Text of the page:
As if that was not enough, the pangolin took the opportunity to feast on a species of ant that I had not previously recorded, and once again I frantically scribble some notes. In all my excitement, I think “what a night!”. It can’t possibly get any better than this. The night starts to settle, as does my heart rate. The pangolin starts heading in the direction of her burrow, pausing every now and then and sniffing around more than usual. As she gets closer to the burrow, she hesitates slightly, and then enters. I stand quietly for a moment, wondering why she might have been acting so strangely. My gut tells me to wait and see if she decides to come out again. Half an hour later, I hear that distinct sound of scales brushing against each other once more. She is coming back out. I give her some time so as to not scare her back into the burrow, and I see the stunning moon glow against her perfectly sculpted scales.I grab my notebook and start scribbling down some notes on the pangolin’s behaviour. Walk, eat, walk, eat, walk, eat - the life of a pangolin. As she becomes more comfortable with my presence, I am able to get closer to her to see exactly what it is that she is eating. Ants – she LOVES ants! Could you imagine your body being run only on the energy provided by tiny ants and termites? As I walk alongside this peculiar creature, pointing pen to paper, I shake my head in disbelief. How did I get so lucky? I get to WALK WITH PANGOLINS every day. I breathe a sigh of appreciation and continue. Suddenly I am stopped in my tracks by a sound unfamiliar to my ears. “Is that a jackal lapping water?” I ask myself, confused. But I can tell that the sound is coming from the pangolin and so I edge closer to investigate. To my utter surprise, it is indeed the pangolin drinking water. The recent rains had deposited water into pockets at the bases of some black thorn bushes, and this pangolin took the opportunity to lap some of it up, something I had NEVER seen before.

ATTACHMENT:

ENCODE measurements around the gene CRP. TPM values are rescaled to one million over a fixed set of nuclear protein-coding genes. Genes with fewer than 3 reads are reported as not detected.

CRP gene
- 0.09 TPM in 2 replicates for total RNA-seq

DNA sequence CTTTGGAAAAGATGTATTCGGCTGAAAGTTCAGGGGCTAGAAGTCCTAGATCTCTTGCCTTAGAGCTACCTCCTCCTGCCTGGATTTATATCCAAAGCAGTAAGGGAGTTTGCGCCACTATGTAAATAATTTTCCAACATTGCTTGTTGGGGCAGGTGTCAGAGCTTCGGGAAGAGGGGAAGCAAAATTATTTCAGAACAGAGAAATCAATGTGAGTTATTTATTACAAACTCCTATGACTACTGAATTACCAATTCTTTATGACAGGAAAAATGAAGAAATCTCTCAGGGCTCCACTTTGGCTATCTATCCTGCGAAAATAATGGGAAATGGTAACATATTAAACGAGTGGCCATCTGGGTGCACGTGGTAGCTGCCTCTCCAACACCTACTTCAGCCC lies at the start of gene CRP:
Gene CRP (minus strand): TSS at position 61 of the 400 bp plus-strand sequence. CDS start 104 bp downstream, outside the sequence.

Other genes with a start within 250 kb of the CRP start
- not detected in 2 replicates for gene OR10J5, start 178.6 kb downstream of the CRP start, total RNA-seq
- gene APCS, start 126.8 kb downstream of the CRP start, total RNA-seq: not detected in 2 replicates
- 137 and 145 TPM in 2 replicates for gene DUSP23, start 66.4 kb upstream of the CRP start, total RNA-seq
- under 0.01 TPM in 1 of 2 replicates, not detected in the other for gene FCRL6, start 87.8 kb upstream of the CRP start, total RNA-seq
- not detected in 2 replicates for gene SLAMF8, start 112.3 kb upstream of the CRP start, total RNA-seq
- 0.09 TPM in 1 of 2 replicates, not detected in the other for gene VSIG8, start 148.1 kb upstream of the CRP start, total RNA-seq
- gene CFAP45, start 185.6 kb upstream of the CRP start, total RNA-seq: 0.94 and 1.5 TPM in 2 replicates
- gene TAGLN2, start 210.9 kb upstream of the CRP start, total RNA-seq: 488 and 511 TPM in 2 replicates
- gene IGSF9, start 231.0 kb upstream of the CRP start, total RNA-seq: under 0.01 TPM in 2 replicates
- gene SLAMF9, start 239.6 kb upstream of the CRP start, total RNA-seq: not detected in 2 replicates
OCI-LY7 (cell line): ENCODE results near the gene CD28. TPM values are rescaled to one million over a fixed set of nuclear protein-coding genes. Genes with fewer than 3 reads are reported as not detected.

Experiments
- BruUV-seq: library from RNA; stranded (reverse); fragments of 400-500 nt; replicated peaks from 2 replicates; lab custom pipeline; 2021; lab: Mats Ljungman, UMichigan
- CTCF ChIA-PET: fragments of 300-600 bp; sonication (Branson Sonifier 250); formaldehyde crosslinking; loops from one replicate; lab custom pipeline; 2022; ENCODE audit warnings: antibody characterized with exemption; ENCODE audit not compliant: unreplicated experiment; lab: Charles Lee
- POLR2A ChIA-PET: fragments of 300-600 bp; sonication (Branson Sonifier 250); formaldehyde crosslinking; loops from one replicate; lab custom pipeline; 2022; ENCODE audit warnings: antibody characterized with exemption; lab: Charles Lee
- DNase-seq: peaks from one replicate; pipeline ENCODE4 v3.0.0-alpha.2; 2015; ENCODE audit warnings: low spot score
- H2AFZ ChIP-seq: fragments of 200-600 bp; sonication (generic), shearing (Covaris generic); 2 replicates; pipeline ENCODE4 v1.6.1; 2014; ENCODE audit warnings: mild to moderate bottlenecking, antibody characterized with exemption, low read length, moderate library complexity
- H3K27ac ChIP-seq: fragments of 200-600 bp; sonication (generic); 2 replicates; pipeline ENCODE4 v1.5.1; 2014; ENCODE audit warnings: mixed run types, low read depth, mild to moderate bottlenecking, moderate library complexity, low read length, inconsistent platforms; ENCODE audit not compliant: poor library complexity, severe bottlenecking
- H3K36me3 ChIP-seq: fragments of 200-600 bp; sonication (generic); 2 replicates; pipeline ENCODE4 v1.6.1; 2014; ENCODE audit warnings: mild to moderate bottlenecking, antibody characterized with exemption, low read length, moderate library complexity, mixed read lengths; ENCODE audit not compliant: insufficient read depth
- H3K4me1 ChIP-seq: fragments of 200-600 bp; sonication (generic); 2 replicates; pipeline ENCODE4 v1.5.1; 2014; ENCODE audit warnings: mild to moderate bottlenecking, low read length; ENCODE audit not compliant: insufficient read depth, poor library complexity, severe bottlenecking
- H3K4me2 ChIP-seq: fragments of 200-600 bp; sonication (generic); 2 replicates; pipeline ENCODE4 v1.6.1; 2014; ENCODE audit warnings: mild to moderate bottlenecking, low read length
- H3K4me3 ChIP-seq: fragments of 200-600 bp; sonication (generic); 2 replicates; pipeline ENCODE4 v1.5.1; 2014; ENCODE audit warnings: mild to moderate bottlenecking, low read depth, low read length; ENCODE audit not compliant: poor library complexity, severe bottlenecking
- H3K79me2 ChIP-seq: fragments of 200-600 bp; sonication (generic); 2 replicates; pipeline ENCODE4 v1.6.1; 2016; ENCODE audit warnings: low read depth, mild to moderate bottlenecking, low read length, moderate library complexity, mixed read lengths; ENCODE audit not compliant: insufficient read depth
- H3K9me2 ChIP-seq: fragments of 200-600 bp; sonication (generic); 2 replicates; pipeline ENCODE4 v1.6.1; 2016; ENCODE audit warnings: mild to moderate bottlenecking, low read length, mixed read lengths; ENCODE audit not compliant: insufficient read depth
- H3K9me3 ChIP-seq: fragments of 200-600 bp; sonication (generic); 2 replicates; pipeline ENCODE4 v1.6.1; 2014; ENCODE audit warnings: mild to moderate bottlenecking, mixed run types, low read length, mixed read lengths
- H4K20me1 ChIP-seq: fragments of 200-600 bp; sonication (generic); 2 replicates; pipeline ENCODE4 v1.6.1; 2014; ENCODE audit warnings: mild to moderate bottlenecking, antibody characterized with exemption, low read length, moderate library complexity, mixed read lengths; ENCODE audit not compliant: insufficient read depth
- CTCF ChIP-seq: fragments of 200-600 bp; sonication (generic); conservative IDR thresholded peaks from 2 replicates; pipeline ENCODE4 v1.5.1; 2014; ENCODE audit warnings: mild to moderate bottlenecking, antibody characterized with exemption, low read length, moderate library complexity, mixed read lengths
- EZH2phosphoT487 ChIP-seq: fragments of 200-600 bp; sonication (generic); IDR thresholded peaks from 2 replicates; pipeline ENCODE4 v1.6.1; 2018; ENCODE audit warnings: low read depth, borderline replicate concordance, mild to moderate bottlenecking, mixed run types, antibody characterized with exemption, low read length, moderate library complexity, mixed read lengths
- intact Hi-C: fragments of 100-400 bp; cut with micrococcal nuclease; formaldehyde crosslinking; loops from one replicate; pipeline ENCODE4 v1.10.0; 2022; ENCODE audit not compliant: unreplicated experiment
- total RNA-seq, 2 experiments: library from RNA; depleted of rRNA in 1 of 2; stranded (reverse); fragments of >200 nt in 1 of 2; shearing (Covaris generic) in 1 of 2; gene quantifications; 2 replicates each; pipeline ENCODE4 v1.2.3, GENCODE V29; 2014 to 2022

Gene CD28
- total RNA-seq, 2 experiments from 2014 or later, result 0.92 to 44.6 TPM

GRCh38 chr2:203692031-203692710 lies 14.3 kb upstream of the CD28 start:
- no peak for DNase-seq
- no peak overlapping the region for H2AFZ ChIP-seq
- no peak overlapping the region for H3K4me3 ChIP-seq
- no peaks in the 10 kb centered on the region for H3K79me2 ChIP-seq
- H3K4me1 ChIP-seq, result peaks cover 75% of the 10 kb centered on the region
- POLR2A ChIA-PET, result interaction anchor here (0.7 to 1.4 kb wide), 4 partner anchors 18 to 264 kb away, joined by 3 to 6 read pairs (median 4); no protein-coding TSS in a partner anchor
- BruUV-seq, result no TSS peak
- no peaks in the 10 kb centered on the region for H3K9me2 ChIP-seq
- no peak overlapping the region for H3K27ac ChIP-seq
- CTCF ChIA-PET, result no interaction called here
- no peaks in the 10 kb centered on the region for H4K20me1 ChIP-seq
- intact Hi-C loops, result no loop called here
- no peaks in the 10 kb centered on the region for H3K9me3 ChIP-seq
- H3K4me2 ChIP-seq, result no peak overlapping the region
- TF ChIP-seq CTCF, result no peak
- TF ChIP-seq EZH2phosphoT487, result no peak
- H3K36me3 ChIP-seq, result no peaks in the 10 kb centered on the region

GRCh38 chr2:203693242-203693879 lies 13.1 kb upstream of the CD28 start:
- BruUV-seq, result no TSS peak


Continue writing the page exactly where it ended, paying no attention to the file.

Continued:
I did not anticipate what happens next. That beautiful moon not only illuminates one body, but TWO! A tiny figure rises from behind mom, who has decided it is time to move house. I look around me multiple times to see if there is someone who can share this experience with me (I do sometimes have human company at night). To my disappointment, nobody is there. I bounce up and down like a child that is about to open a Christmas gift, flick my fingers and hold my hand over my mouth to stop myself from letting out a squeak. Is this REALLY happening? Am I REALLY watching mom bring baby out of the burrow? I pull myself together and scribble notes once more. Mom is as gentle as any other; she waits for baby to climb on board (yip, pangolin mothers carry the baby on the back!), and walks off. Nothing could wipe the smile off my face now. Walking side by side with TWO pangolins. Mom is perfectly comfortable having me around, and does not pause for a single moment to investigate my presence. For the next hour-and-a-half, I follow the two as they head due west. Mom does not stop to forage on this journey. She occasionally stops to allow her fallen passenger to climb back on board, but other than that, she has her mind on a new home and nothing distracts her as she moves along.
Eventually I decide that I should let the two go on peacefully, without me stomping around after them. I take a step back, inhale deeply, and watch this enigmatic duo disappear into the darkness. I look up to the sky, relax my shoulders as I exhale, and release a tiny giggle. “THAT WAS AWESOME!” I exclaim. Walking back to my vehicle, I find a new burning passion in my heart. As if I didn’t feel excited enough about the work I do already, this experience just magnified that passion ten-fold. I look forward to spending the next year continuing with my research, being endlessly surprised, doing what I love most… walking with pangolins.